See also


  1. ^ a b Basagaoglu, I; Karaca, S; Salihoglu, Z (April 2006). "Anesthesia techniques in the fifteenth century by Serafeddin Sabuncuoglu". Anesthesia and Analgesia. 102 (4): 1289. doi:10.1213/01.ANE.0000199205.23697.F6. PMID 16551944.
  2. ^ Sungur, Mukadder. "Anaesthesia and surgery in 15th century in Anatolia: Art and Illustrations of Serefeddin Sabuncuoglu." Anestezjologia i Ratownictwo 3 (2009) 10-12.Anesthesiology and Rescue Medicine - Poland and the world. Web. 7 March 2010.
  3. ^ a b c Hiçdönmez, Tufan; Özek, M. Memet (2006-06-01). "Hydrocephalus in Sabuncuoğlu's Textbook of Surgery: Cerrahiyyet' ul Haniyye". Child's Nervous System. 22 (6): 545–546. doi:10.1007/s00381-006-0099-2. ISSN 0256-7040. PMID 16708254.
  4. ^ a b c d e f g h i j k l m n Turgut, M. (2007-10-01). "Illustrations of neurosurgical techniques in early period of Ottoman Empire by Şerefeddin Sabuncuoğlu". Acta Neurochirurgica. 149 (10): 1063–1069. doi:10.1007/s00701-007-1271-5. ISSN 0001-6268. PMID 17712514.
  5. ^ a b Batirel, HF; Yüksel, M (February 1997). "Thoracic surgery techniques of Serefeddin Sabuncuoğlu in the fifteenth century". The Annals of Thoracic Surgery. 63 (2): 575–7. doi:10.1016/s0003-4975(96)01234-9. PMID 9033353.
  6. ^ Kaya SO, Karatepe M, Tok T, Onem G, Dursunoglu N, Goksin, I (September 2009). "Were pneumothorax and its management known in 15th-century anatolia?". Texas Heart Institute Journal. 36 (2): 152–153. PMC 2676596. PMID 19436812.CS1 maint: multiple names: authors list (link)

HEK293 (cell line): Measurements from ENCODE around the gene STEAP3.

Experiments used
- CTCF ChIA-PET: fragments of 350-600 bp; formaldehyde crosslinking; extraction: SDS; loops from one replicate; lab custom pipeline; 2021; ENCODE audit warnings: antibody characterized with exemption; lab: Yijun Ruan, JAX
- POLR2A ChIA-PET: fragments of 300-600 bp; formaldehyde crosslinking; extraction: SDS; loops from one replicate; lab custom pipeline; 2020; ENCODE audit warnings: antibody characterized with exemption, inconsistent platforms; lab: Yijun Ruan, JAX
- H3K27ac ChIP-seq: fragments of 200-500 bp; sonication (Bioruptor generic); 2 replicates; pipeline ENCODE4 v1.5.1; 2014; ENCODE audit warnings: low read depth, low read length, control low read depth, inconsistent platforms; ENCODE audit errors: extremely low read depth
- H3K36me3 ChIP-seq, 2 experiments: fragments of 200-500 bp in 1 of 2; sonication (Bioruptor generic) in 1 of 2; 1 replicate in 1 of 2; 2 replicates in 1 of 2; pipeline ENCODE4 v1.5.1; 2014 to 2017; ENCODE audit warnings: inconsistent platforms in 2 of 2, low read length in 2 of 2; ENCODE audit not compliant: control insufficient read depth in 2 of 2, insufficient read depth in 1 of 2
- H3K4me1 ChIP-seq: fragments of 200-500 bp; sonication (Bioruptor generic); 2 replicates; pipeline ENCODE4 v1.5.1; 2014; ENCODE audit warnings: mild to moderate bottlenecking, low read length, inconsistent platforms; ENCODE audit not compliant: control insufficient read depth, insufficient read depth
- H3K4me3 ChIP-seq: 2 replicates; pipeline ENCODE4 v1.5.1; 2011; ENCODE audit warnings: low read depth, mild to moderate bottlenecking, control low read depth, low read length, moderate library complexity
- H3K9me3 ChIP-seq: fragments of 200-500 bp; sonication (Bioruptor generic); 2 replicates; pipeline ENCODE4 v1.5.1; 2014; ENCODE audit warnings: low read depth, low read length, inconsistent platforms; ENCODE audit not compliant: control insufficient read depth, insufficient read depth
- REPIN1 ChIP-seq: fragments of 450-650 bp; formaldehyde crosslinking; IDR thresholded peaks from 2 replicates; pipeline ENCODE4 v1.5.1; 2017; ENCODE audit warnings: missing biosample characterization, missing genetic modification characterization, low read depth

7. ^ G. Bademci (2006), First illustrations of female "Neurosurgeons" in the 15th century by Serefeddin Sabuncuoglu, Neurocirugía 17: 162-165.
  8. ^ a b c Bademci, Gulsah; Batay, Funda; Sabuncuoglu, Hakan (2005-10-01). "First detailed description of axial traction techniques by serefeddin sabuncuoglu in the 15th century". European Spine Journal. 14 (8): 810–812. doi:10.1007/s00586-005-0889-3. ISSN 0940-6719. PMC 3489253. PMID 15856337.
  9. ^ a b Verit, F.F.; Kafali, H. (September 2005). "The oncologic surgery of Serefeddin Sabuncuoglu in the 15th century". European Journal of Surgical Oncology (EJSO). 31 (7): 803–804. doi:10.1016/j.ejso.2005.02.028. ISSN 0748-7983. PMID 15893905.
  10. ^ a b c d e Kafali, Hasan; Aksoy, Sahin; Atmaca, Ferda; San, Imran (2002-11-15). "Colored illustrations of obstetrics manipulations and instrumentation techniques of a Turkish surgeon Serafeddin Sabuncuoglu in the 15th century". European Journal of Obstetrics, Gynecology, and Reproductive Biology. 105 (2): 197–202. doi:10.1016/S0301-2115(02)00203-8. ISSN 0301-2115. PMID 12381491.